What do the terms Xerox, Kleenex and “assisted living” have in common?

Posted: February 19th, 2016 | Uncategorized | No Comments

By Tracy Walter | Monte Vista Village

They’re all ambiguous terms. Many times I receive phone calls asking for “assisted living.”At Monte Vista Village, this would usually be someone who relies on a walker or wheelchair and their needs could include any or all of the following: bathing, dressing, medications, grooming and a one-person assist if needed help getting out of a chair, bed or help in the bathroom and needs staff available 24 hrs/day. That’s along with the basic meals, housekeeping, laundry, linens and cable tv. Wow! Do you or the person you’re shopping for really need all that help? Many times the caller says “Oh no! I’m just looking for meals and housekeeping- that type of thing”. In that case we need to discuss “independent living.”

Tracy Walter | Monte Vista Village

Tracy Walter | Monte Vista Village

Doctors often use the term “assisted living” for any type of senior living because they’re not aware of the differences.  This could put a real hex on the idea of leaving your house because you don’t need help, right? When a doctor recommends assisted living and you think all is well, ask the doctor, how will that benefit me? Many people think they’re managing just fine at home, but wouldn’t mind getting rid of the burden a house can become. They mention this to their doctor and the doctor says, why don’t you move to an assisted living? Meanwhile, you picture someone helping you dress or people in wheelchairs. So you shut down. Terminology can be very important when broaching the subject of a lifestyle change.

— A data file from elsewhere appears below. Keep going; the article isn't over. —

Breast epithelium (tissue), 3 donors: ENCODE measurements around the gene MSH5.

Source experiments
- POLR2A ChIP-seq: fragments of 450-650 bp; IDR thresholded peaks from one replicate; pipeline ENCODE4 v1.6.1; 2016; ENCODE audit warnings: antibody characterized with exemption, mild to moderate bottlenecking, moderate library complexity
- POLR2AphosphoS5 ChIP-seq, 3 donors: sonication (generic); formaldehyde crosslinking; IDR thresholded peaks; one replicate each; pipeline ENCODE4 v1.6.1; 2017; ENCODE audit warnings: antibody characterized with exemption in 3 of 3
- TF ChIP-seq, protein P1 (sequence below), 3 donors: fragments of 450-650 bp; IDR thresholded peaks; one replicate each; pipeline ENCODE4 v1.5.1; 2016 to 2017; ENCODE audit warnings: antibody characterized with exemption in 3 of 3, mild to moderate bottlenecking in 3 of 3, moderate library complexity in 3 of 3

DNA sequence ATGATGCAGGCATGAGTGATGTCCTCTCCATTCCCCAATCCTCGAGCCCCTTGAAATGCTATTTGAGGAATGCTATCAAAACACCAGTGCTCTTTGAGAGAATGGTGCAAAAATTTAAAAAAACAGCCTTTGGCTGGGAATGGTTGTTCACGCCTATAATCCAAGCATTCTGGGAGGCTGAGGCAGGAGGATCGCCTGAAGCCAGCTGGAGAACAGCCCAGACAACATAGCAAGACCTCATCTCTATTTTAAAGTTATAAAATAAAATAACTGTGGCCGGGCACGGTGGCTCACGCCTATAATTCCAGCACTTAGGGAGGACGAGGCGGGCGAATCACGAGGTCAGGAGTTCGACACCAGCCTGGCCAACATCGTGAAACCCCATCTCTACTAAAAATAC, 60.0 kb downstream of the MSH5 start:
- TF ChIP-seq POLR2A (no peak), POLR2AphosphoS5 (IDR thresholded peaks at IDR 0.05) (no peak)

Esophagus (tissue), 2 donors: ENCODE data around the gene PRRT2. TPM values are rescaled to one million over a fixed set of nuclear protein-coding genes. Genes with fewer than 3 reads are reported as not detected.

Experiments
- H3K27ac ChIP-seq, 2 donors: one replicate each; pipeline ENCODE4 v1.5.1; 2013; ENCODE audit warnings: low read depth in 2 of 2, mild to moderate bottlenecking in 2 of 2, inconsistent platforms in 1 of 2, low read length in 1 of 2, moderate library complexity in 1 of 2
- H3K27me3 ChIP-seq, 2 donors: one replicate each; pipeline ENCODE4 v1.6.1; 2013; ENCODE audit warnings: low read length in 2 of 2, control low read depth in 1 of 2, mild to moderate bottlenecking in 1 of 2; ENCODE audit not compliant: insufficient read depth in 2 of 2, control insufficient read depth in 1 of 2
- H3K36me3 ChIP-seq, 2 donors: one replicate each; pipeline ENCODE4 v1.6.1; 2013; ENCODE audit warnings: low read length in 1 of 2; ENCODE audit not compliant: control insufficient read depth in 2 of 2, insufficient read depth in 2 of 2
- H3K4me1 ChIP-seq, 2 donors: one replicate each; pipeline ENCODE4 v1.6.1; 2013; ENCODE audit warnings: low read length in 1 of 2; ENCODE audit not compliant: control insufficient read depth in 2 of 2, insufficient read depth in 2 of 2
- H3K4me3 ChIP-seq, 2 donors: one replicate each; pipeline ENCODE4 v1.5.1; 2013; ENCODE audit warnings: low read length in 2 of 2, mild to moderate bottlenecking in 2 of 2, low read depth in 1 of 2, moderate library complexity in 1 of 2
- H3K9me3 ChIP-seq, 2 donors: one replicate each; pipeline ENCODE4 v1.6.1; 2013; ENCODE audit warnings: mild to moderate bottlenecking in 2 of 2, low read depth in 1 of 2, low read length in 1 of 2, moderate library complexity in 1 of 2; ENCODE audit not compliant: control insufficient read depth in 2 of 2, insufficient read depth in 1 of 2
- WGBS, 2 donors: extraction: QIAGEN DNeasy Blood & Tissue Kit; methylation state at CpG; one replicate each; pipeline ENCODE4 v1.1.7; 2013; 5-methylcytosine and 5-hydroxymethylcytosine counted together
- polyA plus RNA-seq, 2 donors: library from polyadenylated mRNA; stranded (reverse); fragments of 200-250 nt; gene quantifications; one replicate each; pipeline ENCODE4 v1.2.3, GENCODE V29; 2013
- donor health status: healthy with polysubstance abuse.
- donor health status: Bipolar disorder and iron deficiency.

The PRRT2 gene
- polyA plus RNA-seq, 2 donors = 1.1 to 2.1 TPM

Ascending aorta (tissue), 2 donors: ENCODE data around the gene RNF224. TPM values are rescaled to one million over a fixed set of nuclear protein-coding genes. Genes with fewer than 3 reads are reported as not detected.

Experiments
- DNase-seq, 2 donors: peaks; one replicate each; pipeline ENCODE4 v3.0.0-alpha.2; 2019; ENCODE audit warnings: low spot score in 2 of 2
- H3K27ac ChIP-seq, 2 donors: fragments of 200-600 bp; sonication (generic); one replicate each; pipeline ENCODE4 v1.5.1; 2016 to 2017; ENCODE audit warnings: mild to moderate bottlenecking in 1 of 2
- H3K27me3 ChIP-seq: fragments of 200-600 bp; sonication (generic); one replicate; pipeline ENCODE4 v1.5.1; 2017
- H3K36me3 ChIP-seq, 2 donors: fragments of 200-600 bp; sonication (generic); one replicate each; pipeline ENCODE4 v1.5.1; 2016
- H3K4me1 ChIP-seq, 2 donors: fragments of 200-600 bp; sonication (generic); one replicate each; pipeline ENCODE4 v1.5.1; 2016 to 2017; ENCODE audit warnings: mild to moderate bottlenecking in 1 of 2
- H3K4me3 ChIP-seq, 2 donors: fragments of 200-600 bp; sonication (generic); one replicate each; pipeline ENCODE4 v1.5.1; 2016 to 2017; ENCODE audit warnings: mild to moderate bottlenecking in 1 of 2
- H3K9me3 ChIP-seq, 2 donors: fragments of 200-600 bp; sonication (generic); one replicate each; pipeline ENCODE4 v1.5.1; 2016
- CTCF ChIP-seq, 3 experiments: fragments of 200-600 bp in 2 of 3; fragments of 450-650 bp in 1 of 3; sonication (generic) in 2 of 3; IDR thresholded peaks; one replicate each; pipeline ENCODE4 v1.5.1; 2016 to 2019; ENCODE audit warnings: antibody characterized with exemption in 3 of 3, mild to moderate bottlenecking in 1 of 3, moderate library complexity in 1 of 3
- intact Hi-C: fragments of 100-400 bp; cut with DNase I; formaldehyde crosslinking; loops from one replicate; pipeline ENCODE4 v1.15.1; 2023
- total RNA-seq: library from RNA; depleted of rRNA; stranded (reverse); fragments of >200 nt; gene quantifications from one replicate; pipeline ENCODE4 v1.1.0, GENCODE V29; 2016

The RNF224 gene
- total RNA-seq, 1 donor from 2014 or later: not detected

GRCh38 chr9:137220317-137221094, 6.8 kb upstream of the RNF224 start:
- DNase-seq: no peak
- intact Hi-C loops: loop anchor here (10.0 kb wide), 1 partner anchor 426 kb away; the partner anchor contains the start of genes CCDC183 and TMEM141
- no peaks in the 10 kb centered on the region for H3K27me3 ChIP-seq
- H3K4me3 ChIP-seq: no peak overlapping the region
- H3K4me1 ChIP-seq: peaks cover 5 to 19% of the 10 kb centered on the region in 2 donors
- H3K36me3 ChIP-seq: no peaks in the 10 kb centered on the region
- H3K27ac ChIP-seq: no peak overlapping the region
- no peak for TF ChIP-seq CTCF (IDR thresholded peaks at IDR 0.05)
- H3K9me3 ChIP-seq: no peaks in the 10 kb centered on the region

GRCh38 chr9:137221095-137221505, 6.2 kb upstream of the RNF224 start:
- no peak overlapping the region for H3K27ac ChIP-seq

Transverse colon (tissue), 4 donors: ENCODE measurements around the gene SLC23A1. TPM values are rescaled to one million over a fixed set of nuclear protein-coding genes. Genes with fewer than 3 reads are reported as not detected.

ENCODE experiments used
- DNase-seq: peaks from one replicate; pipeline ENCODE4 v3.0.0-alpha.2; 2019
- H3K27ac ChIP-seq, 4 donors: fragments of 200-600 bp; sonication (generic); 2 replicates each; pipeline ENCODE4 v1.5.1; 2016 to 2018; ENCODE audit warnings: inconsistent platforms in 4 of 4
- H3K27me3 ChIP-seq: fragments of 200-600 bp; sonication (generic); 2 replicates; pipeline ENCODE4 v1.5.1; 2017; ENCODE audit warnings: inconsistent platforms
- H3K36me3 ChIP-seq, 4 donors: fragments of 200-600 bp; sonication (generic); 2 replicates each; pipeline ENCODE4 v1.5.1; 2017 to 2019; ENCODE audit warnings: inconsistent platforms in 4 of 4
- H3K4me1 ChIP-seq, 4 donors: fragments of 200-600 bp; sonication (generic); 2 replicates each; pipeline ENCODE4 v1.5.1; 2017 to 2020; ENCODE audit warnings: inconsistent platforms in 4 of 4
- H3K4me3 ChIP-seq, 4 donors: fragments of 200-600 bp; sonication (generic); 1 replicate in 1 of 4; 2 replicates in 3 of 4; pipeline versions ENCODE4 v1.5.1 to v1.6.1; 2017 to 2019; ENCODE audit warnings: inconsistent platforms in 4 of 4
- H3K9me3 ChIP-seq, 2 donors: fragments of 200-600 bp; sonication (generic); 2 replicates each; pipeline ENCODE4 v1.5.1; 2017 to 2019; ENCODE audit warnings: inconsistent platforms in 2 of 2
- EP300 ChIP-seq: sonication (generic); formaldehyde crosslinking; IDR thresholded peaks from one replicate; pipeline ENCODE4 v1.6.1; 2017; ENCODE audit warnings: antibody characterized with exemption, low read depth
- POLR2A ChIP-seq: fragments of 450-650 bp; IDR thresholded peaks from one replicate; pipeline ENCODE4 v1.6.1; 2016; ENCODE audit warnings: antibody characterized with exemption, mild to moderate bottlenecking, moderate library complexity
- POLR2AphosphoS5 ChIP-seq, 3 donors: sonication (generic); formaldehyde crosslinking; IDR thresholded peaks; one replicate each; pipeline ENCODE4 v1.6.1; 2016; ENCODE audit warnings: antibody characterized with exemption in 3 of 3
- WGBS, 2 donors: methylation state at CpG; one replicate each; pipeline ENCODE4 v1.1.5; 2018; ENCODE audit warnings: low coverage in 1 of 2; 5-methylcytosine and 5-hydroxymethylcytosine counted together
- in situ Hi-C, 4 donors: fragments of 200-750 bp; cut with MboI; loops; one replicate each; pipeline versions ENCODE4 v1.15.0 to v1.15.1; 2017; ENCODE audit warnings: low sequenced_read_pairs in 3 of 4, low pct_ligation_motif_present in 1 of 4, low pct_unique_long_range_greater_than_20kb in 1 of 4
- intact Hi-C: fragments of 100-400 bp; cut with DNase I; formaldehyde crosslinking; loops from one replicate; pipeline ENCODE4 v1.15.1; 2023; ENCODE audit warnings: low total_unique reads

Best thing to do? When talking to a community, start your conversation by asking, does your community lean more towards independent living, assisted living, or do you have both? If they say they have both, ask, are the levels of living mixed together or in separate areas? This last question tends to be more important for independent folks than assisted living folks.

A good indicator of who needs assisted living is usually someone who relies on a walker, wheelchair or scooter to get around, needs some kind of personal help and staff in the building 24hrs/day could be helpful.

For information on the various levels of living read my January article titled “What does buying a car and shopping for a senior community have in common?”

We’re always happy to help with the process here at Monte Vista Village. For further information, please call (619) 465-1331 or email We also invite you to visit our website at

Leave a Comment